"Twitter declaws Meerkat, but the app won't give up"
will start after this message from our sponsors.
Twitter declaws Meerkat, but the app won't give up
Twitter is out to declaw the Meerkat app.
I'm Bridget Carey and this is your CNET Update.
Twitter is no longer.
Longer playing nice with Meerkat, a fast growing app that has become an overnight sensation for streaming live video to your followers on Twitter.
Meerkat launched about two weeks ago but it already has 120,000 users.
It let's you broadcast live video from your smartphone, and followers on Twitter get alerts of your broadcast.
To watch you need to tune in live, because there are no repeats.
Once it's over, there's no watching it again.
The Meerkat app depended heavily on Twitter's network instead of having to collect a new list of friends and followers.
Followers for Meerkat.
It just automatically pulled in all of your connections from Twitter, giving users an instant audience.
That's why it became so popular, so fast.
But Twitter cut off Meerkat from being able to do that anymore.
And it just so happens the same day Twitter cut off Meerkat was the day Twitter announced it acquired a rival company that also works on streaming video, called Periscope.
So now Miracast will be competing with whatever Twitter's cooking up.
The Miracast founders say the company will push forward and create its own network, to not rely on twitter's user base.
Either way, the few weeks it piggybacked on Twitter's network sure helped to jump start the app.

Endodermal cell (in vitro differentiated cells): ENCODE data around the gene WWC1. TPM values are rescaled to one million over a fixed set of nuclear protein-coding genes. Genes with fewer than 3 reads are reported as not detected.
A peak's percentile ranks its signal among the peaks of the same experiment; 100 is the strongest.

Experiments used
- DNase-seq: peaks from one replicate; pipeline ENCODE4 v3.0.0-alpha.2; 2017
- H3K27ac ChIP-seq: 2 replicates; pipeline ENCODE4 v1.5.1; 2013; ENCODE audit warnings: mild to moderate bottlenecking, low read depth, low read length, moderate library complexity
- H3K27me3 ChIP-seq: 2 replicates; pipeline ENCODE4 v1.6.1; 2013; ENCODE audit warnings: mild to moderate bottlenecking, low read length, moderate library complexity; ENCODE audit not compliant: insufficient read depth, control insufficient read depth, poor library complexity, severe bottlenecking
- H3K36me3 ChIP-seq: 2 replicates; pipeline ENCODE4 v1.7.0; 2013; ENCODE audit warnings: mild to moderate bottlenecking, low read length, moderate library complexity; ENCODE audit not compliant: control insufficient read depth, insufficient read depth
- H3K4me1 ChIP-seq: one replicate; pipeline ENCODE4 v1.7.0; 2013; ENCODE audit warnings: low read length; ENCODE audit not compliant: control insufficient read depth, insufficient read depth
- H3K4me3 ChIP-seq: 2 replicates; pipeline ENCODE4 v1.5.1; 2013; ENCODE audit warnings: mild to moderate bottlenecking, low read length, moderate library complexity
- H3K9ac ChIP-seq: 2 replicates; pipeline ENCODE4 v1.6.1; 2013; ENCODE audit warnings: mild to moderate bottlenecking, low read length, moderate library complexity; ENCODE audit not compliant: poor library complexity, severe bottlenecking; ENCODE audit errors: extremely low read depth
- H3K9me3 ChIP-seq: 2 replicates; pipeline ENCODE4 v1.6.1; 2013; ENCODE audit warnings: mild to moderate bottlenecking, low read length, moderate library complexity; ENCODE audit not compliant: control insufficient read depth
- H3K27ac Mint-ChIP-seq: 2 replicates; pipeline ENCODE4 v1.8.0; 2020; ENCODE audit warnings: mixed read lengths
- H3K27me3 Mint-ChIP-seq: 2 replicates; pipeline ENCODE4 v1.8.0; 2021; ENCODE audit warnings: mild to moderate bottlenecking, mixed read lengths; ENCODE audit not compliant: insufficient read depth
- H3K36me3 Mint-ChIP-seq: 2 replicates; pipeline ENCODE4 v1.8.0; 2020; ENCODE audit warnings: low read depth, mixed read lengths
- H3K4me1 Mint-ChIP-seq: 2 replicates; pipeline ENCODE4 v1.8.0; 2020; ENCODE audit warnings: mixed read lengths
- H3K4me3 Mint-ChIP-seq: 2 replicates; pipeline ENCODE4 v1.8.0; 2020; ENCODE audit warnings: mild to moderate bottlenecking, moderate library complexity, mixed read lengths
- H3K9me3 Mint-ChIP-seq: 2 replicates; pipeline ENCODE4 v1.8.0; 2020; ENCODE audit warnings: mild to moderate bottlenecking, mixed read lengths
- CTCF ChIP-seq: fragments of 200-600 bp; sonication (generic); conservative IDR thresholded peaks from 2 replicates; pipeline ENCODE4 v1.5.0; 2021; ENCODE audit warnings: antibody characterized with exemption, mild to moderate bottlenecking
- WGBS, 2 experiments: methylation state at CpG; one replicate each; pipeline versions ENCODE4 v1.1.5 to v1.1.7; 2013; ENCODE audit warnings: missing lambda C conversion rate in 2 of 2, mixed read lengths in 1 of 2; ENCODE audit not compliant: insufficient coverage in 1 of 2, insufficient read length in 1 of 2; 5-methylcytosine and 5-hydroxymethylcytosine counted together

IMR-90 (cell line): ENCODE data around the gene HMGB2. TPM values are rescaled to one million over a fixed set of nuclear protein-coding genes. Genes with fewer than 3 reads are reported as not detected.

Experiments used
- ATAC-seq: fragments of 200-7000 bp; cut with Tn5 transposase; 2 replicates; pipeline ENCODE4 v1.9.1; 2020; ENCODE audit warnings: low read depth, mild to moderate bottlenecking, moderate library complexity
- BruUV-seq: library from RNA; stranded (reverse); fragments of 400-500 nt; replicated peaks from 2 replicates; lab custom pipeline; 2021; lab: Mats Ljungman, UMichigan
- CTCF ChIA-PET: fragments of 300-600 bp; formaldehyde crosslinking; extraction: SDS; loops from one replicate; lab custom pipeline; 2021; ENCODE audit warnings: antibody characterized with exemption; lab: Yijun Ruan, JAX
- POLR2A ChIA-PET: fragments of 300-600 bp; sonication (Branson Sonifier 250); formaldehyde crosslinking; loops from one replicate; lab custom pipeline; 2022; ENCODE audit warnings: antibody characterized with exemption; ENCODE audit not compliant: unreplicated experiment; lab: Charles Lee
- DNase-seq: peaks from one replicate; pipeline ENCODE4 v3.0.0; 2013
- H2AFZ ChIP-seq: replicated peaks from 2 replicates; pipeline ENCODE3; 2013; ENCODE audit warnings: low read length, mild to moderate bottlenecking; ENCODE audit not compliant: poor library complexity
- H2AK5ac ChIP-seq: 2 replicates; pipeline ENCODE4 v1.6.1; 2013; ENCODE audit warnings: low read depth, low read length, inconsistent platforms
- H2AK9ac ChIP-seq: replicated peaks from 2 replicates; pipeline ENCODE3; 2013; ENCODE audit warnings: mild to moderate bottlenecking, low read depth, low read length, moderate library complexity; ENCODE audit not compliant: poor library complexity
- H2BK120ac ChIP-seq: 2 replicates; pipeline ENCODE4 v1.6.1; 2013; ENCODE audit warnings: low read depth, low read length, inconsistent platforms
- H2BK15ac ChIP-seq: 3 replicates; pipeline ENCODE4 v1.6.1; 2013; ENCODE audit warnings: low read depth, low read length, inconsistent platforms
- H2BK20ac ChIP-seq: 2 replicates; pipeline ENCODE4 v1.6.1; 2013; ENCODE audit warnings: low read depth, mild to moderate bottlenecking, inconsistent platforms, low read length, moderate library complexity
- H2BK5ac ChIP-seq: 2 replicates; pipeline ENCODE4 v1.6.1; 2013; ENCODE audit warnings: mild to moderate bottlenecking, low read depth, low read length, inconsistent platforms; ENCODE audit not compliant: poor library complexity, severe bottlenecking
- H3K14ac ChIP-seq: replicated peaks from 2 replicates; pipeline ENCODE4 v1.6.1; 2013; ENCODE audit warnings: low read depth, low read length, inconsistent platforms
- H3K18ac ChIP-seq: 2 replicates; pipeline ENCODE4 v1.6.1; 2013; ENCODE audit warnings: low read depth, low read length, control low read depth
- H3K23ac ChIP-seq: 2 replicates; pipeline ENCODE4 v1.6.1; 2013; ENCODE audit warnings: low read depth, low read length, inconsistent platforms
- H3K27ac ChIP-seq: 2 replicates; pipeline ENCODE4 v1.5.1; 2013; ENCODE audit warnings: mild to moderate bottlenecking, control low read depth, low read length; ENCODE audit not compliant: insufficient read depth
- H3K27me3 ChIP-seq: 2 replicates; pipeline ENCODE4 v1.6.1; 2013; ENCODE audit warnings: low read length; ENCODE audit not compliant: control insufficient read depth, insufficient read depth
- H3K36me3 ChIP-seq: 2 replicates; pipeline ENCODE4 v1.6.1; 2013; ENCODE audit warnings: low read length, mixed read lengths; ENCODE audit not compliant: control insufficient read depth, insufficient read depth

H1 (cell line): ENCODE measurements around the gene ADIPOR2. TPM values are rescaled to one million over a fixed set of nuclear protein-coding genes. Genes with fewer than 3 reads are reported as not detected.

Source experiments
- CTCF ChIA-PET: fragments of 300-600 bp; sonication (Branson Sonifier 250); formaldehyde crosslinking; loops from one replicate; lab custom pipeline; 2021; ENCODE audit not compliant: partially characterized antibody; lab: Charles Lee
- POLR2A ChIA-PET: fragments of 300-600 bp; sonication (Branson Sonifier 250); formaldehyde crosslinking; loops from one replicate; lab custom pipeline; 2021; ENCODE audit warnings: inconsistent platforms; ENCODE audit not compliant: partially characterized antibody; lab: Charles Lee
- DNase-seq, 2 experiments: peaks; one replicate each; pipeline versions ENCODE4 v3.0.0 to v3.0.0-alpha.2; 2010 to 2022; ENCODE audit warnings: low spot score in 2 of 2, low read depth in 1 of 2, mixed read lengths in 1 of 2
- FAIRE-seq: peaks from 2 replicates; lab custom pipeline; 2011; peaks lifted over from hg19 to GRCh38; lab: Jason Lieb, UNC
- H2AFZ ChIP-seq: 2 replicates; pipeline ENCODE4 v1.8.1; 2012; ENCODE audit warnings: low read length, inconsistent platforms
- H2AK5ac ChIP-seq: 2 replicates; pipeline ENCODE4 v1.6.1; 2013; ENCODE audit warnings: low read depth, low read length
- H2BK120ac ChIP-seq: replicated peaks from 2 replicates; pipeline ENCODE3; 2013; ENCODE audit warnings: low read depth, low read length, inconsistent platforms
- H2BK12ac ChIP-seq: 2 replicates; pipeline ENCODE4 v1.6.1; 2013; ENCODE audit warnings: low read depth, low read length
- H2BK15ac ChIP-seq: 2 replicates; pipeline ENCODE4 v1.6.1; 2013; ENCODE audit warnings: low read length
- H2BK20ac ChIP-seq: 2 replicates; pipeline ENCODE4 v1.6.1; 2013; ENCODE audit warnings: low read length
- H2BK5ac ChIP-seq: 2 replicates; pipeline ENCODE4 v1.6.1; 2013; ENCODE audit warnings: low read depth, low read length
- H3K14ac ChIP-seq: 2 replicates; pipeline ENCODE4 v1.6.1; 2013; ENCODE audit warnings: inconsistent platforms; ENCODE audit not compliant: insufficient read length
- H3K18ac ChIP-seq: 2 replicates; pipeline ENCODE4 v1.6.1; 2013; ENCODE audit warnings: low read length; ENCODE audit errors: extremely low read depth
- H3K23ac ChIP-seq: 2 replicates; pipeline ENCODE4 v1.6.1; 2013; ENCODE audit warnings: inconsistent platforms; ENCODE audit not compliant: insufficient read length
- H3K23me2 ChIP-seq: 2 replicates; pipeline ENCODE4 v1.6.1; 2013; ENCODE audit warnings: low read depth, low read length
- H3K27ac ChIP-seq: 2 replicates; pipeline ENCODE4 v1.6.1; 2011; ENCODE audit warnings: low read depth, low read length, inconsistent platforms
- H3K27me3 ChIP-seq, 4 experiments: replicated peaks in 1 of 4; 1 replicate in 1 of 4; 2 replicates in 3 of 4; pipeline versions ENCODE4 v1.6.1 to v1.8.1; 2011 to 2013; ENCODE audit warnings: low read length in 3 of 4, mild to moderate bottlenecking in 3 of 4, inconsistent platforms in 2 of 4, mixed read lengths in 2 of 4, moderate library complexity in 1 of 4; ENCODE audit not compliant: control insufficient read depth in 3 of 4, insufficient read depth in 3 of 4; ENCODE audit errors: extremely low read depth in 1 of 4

Twitter's not the only one busy buying up companies.
Facebook just acquired the shopping search engine The Find.
And with the purchase, it's shutting it down.
Facebook naturally is interested in new ways to make money from shopping ads and searches.
The Find app let you compare prices at online and local retail stores.
Yahoo is putting a new twist on passwords.
You no longer have to remember your password with Yahoo's new on demand passwords.
When you want to log in a short number code is sent to your phone as a text message and that's your one time code to access Yahoo.
You'll get a different code each time you log in.
In other news Blackberry is once again trying to woo the business world with a tablet.
But it's not returning to it's old playbook.
Instead, it worked with IBM and Samsung to create a high-security version of the Samsung Galaxy Tab S10.5.
It's modified with a security card for voice and data encryption, and software separates work apps from personal ones.
It runs Android, not the Blackberry operating system.
And not to be left out, Microsoft is also making a fresh push into the workplace with Skype for Business.
It's similar to the normal consumer version of Skype except it has better security, as well as control tools for your companies IT department.
And it also ties into Microsoft Office.
Right now it's just a preview version so it could be a little buggy.
That's your Tech News Update, and you can stay updated at cnet.com.
From our studios in New York, I'm Bridget Carey.
Download Netflix shows to watch offline
Amazon's next Echo said to come with a screen
Curved iPhone 8? Apple said to be exploring OLED screens
Black Friday and other turkey traditions are evolving
Facebook drone accident under investigation
Facebook needs you to fight fake news
Airbnb wants to be your travel agent
Wait, how fast can Qualcomm charge a phone?
Snapchat may be worth $30 billion with IPO filing
Nintendo puts a price on Super Mario Run (and the Switch?)